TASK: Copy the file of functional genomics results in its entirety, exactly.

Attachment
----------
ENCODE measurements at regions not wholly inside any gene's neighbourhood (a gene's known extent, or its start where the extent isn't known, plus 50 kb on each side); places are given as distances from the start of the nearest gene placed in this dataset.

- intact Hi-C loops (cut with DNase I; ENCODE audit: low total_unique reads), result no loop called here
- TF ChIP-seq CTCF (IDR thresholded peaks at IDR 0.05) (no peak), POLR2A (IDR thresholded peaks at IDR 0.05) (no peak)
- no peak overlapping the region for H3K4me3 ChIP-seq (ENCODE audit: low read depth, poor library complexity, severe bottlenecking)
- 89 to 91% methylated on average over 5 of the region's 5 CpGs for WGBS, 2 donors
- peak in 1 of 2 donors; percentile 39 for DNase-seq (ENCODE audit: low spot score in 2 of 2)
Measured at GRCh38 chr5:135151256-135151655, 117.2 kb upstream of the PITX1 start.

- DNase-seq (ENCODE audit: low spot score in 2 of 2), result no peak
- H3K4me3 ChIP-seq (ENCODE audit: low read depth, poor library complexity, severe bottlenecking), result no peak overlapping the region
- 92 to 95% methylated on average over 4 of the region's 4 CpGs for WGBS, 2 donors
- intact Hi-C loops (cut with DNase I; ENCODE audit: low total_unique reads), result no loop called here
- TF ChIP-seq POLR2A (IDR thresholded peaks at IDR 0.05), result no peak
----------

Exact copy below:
ENCODE measurements at regions not wholly inside any gene's neighbourhood (a gene's known extent, or its start where the extent isn't known, plus 50 kb on each side); places are given as distances from the start of the nearest gene placed in this dataset.

- intact Hi-C loops (cut with DNase I; ENCODE audit: low total_unique reads), result no loop called here
- TF ChIP-seq CTCF (IDR thresholded peaks at IDR 0.05) (no peak), POLR2A (IDR thresholded peaks at IDR 0.05) (no peak)
- no peak overlapping the region for H3K4me3 ChIP-seq (ENCODE audit: low read depth, poor library complexity, severe bottlenecking)
- 89 to 91% methylated on average over 5 of the region's 5 CpGs for WGBS, 2 donors
- peak in 1 of 2 donors; percentile 39 for DNase-seq (ENCODE audit: low spot score in 2 of 2)
Measured at GRCh38 chr5:135151256-135151655, 117.2 kb upstream of the PITX1 start.

- DNase-seq (ENCODE audit: low spot score in 2 of 2), result no peak
- H3K4me3 ChIP-seq (ENCODE audit: low read depth, poor library complexity, severe bottlenecking), result no peak overlapping the region
- 92 to 95% methylated on average over 4 of the region's 4 CpGs for WGBS, 2 donors
- intact Hi-C loops (cut with DNase I; ENCODE audit: low total_unique reads), result no loop called here
- TF ChIP-seq POLR2A (IDR thresholded peaks at IDR 0.05), result no peak